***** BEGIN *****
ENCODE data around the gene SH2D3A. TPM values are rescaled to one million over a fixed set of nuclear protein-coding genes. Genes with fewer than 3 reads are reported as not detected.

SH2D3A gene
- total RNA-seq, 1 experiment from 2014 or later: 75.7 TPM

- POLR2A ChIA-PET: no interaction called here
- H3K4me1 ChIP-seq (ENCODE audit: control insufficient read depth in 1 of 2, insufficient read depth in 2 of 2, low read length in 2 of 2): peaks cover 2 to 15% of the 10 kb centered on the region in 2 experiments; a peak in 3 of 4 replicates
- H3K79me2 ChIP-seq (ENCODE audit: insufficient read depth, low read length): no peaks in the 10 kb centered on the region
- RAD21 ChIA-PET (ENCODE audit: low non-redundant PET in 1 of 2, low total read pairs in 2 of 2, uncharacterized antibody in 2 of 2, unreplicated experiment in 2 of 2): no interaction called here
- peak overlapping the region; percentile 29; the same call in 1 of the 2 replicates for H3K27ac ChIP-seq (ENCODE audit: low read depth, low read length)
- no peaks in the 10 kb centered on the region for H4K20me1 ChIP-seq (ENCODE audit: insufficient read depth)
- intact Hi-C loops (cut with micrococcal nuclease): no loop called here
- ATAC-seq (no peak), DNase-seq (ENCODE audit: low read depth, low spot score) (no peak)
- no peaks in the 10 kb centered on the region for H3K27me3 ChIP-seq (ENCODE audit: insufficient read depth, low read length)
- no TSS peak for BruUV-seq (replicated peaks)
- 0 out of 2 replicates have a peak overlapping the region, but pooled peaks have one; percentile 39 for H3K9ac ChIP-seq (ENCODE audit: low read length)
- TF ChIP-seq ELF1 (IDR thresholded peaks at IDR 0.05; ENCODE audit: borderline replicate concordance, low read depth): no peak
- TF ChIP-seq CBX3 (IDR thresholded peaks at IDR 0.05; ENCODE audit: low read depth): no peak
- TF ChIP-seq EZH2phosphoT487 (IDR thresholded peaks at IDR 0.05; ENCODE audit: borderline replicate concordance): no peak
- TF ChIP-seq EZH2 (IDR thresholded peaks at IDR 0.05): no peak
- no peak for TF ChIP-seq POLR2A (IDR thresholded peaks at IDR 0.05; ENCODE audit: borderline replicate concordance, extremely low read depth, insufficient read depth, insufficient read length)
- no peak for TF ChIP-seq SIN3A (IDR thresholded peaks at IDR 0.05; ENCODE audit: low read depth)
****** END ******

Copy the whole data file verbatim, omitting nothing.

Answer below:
ENCODE data around the gene SH2D3A. TPM values are rescaled to one million over a fixed set of nuclear protein-coding genes. Genes with fewer than 3 reads are reported as not detected.

SH2D3A gene
- total RNA-seq, 1 experiment from 2014 or later: 75.7 TPM

- POLR2A ChIA-PET: no interaction called here
- H3K4me1 ChIP-seq (ENCODE audit: control insufficient read depth in 1 of 2, insufficient read depth in 2 of 2, low read length in 2 of 2): peaks cover 2 to 15% of the 10 kb centered on the region in 2 experiments; a peak in 3 of 4 replicates
- H3K79me2 ChIP-seq (ENCODE audit: insufficient read depth, low read length): no peaks in the 10 kb centered on the region
- RAD21 ChIA-PET (ENCODE audit: low non-redundant PET in 1 of 2, low total read pairs in 2 of 2, uncharacterized antibody in 2 of 2, unreplicated experiment in 2 of 2): no interaction called here
- peak overlapping the region; percentile 29; the same call in 1 of the 2 replicates for H3K27ac ChIP-seq (ENCODE audit: low read depth, low read length)
- no peaks in the 10 kb centered on the region for H4K20me1 ChIP-seq (ENCODE audit: insufficient read depth)
- intact Hi-C loops (cut with micrococcal nuclease): no loop called here
- ATAC-seq (no peak), DNase-seq (ENCODE audit: low read depth, low spot score) (no peak)
- no peaks in the 10 kb centered on the region for H3K27me3 ChIP-seq (ENCODE audit: insufficient read depth, low read length)
- no TSS peak for BruUV-seq (replicated peaks)
- 0 out of 2 replicates have a peak overlapping the region, but pooled peaks have one; percentile 39 for H3K9ac ChIP-seq (ENCODE audit: low read length)
- TF ChIP-seq ELF1 (IDR thresholded peaks at IDR 0.05; ENCODE audit: borderline replicate concordance, low read depth): no peak
- TF ChIP-seq CBX3 (IDR thresholded peaks at IDR 0.05; ENCODE audit: low read depth): no peak
- TF ChIP-seq EZH2phosphoT487 (IDR thresholded peaks at IDR 0.05; ENCODE audit: borderline replicate concordance): no peak
- TF ChIP-seq EZH2 (IDR thresholded peaks at IDR 0.05): no peak
- no peak for TF ChIP-seq POLR2A (IDR thresholded peaks at IDR 0.05; ENCODE audit: borderline replicate concordance, extremely low read depth, insufficient read depth, insufficient read length)
- no peak for TF ChIP-seq SIN3A (IDR thresholded peaks at IDR 0.05; ENCODE audit: low read depth)